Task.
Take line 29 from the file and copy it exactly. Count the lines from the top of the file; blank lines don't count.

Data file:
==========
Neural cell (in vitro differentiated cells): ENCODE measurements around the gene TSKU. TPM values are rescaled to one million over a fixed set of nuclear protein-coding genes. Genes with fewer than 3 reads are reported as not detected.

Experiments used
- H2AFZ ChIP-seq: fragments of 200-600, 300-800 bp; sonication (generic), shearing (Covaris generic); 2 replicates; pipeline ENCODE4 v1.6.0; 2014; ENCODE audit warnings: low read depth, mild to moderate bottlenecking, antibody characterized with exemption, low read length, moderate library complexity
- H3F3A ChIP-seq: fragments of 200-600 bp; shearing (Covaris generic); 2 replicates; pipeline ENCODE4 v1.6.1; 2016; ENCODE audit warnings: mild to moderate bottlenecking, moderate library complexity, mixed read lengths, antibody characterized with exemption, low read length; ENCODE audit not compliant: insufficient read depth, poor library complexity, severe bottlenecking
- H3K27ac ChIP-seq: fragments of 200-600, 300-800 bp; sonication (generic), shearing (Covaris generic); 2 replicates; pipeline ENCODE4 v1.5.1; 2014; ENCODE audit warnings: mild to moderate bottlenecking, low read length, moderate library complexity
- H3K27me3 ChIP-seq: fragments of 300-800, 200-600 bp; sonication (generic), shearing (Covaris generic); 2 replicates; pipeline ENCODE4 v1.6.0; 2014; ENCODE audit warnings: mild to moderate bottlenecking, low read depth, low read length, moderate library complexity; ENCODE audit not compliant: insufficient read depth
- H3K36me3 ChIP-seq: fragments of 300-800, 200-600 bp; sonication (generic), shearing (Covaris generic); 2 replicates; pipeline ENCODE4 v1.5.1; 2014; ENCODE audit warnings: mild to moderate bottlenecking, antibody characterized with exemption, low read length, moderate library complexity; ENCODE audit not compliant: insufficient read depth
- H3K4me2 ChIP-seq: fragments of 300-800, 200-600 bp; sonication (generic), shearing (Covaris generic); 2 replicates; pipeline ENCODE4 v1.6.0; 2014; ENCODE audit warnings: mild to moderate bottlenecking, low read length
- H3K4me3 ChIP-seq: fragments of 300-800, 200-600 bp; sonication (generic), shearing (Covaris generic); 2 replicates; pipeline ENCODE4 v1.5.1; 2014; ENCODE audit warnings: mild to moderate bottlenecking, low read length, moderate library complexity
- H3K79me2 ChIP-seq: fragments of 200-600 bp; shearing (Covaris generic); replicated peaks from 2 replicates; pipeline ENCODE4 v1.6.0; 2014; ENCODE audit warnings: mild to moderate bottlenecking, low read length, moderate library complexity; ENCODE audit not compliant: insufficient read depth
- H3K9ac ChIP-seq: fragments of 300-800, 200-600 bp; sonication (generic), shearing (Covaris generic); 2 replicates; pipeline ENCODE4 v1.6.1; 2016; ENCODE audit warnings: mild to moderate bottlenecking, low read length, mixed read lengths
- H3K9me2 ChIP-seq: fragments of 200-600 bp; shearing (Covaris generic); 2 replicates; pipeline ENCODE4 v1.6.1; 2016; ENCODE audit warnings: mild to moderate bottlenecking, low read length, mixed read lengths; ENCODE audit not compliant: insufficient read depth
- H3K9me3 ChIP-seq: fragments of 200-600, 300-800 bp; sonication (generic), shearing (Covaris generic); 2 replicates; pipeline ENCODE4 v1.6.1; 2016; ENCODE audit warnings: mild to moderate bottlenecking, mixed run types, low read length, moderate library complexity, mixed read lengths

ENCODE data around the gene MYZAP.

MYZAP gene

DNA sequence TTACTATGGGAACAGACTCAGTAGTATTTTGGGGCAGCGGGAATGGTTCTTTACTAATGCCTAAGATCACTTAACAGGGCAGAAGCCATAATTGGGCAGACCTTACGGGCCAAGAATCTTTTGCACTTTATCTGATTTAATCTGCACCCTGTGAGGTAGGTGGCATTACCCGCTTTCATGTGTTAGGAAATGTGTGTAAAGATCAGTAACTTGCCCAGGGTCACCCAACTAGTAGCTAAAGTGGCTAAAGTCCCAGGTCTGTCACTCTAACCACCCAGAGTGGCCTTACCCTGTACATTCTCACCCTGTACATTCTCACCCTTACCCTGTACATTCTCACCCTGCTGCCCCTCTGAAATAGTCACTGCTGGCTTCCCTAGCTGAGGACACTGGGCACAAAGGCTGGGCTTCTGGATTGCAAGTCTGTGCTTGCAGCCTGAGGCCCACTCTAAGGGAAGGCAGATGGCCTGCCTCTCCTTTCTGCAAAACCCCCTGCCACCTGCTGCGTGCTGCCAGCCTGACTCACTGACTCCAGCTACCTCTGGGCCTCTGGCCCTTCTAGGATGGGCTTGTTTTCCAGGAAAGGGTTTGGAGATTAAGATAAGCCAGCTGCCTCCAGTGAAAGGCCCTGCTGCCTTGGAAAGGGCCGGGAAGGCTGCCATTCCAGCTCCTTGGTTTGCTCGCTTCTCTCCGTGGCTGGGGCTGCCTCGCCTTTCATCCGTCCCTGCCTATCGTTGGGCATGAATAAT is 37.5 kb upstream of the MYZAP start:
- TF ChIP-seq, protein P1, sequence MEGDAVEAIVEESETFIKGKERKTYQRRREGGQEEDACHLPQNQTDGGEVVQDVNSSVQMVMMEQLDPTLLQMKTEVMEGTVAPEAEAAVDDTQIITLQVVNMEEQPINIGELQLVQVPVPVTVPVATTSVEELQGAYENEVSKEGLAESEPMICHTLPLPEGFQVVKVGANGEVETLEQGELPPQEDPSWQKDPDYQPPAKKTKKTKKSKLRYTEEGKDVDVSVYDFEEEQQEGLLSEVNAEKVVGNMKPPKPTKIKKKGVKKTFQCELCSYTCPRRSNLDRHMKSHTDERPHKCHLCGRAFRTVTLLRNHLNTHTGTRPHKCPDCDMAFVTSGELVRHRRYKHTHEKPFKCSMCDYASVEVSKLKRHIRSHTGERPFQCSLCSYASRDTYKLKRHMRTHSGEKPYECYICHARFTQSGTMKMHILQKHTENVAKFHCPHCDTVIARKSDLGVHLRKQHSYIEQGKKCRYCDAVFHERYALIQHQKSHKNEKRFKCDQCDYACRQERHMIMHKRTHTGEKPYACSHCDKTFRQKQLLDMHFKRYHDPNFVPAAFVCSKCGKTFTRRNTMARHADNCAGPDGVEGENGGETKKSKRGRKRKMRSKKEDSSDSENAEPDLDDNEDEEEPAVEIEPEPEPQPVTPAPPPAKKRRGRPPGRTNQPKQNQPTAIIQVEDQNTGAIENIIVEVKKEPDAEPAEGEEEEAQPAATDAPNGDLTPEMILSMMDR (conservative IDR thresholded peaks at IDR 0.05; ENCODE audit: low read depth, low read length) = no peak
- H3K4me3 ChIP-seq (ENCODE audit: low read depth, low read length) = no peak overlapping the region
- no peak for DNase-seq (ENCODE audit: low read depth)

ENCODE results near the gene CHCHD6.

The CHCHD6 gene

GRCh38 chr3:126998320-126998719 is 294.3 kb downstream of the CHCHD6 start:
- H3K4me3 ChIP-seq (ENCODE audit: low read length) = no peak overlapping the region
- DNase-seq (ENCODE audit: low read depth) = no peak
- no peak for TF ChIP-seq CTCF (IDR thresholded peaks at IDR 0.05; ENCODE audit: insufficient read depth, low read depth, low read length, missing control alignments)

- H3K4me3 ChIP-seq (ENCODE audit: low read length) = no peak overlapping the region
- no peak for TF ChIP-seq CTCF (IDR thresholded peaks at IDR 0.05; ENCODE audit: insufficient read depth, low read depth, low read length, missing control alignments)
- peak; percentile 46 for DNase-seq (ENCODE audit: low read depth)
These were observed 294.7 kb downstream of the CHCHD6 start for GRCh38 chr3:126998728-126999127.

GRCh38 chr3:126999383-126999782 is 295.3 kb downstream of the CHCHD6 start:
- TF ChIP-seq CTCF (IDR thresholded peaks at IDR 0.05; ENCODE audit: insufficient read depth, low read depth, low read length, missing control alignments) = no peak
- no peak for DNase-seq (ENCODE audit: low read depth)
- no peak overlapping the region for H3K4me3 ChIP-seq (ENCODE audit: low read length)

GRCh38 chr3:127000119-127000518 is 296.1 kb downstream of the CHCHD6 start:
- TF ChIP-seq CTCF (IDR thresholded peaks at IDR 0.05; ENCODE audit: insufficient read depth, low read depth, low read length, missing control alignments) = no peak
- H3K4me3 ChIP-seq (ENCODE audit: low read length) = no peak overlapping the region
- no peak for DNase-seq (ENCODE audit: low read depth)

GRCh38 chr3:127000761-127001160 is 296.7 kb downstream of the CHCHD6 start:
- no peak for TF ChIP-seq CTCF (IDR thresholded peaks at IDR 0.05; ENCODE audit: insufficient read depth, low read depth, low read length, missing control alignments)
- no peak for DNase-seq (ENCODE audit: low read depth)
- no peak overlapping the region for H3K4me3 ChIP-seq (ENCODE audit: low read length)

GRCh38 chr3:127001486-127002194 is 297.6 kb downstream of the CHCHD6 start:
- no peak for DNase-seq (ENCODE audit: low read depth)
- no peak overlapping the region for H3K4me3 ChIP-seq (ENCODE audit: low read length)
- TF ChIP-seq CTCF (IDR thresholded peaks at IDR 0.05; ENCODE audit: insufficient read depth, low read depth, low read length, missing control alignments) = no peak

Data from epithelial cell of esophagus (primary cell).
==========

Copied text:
These were observed 294.7 kb downstream of the CHCHD6 start for GRCh38 chr3:126998728-126999127.